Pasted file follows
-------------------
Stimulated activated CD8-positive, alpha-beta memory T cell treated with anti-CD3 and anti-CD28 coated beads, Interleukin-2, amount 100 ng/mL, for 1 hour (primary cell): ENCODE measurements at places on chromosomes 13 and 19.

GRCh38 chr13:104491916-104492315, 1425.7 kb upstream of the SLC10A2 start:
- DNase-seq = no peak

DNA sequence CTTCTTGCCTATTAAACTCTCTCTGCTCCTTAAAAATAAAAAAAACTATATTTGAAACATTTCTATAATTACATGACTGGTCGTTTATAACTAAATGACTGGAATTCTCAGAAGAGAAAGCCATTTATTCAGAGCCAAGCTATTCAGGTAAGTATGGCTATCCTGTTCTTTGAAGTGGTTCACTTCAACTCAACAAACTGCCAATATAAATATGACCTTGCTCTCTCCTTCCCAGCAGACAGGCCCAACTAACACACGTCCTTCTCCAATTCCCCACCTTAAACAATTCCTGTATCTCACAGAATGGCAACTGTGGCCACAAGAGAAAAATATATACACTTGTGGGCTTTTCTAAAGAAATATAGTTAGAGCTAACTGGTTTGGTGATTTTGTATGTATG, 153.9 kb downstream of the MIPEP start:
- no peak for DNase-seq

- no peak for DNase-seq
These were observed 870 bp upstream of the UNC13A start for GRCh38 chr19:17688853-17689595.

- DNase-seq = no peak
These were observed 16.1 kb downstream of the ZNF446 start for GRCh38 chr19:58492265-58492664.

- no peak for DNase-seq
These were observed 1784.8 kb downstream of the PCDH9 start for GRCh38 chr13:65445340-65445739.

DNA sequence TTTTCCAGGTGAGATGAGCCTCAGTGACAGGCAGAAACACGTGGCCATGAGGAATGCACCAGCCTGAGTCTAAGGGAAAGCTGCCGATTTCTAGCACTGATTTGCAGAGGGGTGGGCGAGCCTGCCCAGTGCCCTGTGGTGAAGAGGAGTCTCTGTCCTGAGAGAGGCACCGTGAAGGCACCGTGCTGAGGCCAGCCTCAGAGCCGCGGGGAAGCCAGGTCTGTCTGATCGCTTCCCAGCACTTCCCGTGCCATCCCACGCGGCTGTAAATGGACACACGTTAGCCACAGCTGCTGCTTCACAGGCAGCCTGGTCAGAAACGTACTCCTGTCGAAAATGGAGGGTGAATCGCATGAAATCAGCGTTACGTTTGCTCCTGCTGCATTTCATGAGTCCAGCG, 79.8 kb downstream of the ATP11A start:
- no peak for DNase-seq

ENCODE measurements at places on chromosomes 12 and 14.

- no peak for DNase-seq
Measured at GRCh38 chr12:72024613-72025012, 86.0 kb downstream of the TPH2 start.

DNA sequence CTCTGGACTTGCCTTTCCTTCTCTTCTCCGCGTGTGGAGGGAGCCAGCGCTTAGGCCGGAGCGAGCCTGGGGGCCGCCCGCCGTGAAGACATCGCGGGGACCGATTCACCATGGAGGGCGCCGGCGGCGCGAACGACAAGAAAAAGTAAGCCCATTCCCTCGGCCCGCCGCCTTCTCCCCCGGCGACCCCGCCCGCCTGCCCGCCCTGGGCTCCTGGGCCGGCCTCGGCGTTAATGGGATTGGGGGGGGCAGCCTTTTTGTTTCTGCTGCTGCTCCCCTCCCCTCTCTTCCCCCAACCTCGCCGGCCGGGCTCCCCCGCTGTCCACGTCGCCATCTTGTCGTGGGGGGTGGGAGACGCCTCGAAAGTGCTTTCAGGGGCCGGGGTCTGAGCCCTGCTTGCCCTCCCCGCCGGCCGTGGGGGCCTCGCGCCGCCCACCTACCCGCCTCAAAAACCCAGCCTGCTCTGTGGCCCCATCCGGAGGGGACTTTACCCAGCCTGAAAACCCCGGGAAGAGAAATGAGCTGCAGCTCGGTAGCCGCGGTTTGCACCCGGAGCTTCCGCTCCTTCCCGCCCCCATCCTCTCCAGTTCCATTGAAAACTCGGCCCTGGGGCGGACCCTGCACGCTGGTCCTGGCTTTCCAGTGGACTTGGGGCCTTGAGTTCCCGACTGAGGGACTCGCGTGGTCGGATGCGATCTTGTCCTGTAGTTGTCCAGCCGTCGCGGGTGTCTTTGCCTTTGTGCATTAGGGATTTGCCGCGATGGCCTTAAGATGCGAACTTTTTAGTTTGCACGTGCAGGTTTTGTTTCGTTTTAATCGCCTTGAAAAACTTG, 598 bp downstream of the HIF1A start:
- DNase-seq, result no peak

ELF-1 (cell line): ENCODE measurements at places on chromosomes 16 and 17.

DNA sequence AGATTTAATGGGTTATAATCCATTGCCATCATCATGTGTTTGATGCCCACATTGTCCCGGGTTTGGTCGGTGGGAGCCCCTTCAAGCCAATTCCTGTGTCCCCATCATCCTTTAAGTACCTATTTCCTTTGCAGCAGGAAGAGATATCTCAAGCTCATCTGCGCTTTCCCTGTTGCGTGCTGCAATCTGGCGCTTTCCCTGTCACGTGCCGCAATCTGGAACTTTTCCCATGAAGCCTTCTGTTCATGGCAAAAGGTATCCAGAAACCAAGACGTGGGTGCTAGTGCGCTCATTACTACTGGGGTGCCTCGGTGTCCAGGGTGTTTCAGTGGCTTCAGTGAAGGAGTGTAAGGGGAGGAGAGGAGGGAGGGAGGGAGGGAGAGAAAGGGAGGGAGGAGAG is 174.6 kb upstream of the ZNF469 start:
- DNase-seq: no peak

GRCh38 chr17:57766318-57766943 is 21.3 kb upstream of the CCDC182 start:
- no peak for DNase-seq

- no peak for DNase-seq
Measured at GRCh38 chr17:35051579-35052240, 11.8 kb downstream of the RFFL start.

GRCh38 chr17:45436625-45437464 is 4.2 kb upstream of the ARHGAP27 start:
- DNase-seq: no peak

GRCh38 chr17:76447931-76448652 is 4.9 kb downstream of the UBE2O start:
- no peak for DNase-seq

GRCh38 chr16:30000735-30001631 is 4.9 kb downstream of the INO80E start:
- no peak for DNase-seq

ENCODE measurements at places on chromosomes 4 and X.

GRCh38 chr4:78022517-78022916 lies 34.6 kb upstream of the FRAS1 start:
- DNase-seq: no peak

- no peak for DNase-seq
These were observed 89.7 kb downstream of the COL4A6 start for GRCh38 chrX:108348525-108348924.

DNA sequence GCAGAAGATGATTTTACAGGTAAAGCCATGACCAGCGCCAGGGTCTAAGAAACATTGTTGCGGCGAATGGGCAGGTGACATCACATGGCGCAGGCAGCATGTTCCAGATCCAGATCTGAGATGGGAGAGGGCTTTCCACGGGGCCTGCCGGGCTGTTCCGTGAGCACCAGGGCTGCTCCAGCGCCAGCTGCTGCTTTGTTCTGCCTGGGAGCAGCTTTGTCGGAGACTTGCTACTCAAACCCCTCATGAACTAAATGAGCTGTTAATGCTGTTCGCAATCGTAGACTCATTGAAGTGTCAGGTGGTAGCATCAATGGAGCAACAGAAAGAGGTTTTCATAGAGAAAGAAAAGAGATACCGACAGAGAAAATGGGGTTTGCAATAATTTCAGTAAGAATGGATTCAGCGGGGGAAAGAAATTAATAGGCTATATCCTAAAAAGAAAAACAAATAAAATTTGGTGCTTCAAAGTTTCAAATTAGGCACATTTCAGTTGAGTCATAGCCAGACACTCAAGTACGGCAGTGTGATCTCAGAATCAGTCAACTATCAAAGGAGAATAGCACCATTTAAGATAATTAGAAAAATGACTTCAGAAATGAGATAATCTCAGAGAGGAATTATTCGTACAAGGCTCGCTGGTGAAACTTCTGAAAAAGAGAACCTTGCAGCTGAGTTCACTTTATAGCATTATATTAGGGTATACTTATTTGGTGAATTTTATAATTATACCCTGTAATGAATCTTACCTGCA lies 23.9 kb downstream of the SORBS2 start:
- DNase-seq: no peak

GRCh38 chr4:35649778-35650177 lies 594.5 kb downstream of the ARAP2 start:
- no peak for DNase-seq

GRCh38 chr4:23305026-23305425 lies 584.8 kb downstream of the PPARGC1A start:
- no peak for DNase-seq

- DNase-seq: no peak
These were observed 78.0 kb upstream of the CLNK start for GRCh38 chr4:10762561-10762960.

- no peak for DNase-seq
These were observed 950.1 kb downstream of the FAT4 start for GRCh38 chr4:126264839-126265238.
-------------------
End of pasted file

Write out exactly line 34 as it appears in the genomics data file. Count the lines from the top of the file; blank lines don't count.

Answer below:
- DNase-seq: no peak